Thankfully with the advent of ‘smart’ phones in everyone’s hands nowadays, I am no longer compressing video in tiny 3GP old school mpeg wrappers for mobile customers. However, one big thing that I learned while creating compression profiles for ATT Media Mall and Verizon V-Cast back in the day was the appreciation of this constant compromise:
How do I make video look and play good (or good enough) on so many cell phones or newly dubbed ‘devices’?
I thought I might be able to make some other editors and compressionist lives easier by doing a 3 part blog about encoding for today’s web browsers and what I use that works. In the past few months we launched 2 fully capable HTML5 websites – one for Coke Zero’s Tron iPhone game and one for American Express’s new travel service called Nextpedition.
Well, going back to the question “how do i make video look and play good”, the answer now is – Make a lot of compressions and TEST. Don’t just watch them with one setting applied use several and see what is looking best for your edited show. Current HTML5 sites need to supply 3 different video sources, those are:
- Ogg Theora (to support Firefox)
- Webm (to support Chrome, my favorite browser)
- H.264 (to support everyone else, and by far the most advanced codec using X264)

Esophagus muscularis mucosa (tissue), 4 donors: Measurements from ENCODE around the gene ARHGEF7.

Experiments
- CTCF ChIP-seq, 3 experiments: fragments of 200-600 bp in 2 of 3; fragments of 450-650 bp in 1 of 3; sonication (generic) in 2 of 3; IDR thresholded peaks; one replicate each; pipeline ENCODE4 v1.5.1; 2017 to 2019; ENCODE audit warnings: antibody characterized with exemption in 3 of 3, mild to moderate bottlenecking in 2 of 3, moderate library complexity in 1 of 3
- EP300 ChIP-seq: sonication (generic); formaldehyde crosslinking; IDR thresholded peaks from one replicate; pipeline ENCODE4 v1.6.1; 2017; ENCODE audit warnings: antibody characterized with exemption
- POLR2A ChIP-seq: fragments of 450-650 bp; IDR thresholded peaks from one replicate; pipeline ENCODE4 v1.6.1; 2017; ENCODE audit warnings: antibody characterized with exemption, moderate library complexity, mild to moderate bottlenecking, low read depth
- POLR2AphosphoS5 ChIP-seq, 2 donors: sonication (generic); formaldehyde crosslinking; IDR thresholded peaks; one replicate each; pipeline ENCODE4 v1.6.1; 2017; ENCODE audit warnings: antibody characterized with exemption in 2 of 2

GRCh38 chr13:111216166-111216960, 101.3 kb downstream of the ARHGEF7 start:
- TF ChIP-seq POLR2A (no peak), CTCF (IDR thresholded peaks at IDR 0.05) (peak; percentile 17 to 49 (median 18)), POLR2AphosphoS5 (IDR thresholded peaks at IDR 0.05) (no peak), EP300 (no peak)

Enough boring banter, here is how I am currently creating Ogg Theora video to supply my web developers for HTML5 sites.
- Create a scaled master in After Effects to the output resolution (for me lately this has been 512×288, although I’l like to lean more toward 768×432 in the future)
- Use Chris and Trish Meyer’s trick with unsharpen mask and composite CC to sharpen it up when possible
- Here is the catch – Export as Animation codec (the terminal tool won’t accept ProRes)
- Download ffmpeg2theora and install
- Open terminal on a mac
- type the following: ”ffmpeg2theora -V 800 –soft-target –optimize –two-pass -a 3″ without the quotes, this is a good setting to use for a lower end server. If you have a better server you can easily get away with setting the data rate (-V 1400) kbps and get a cleaner encode.
- this encodes a .ogv video at the same path as your source. Test with VLC player.
Compressing Ogg Theora video for HTML5 from Chadwick Shoults on Vimeo.
Another useful tip is if you type in “man ffmpeg2theora” in the terminal, you will pull up the manual which is super helpful for understanding the options available. If you are not so inclined to use terminal, there also is a quicktime component plugin from xiph that also creates usable Ogg video (just not as customizable and quality suffers a little).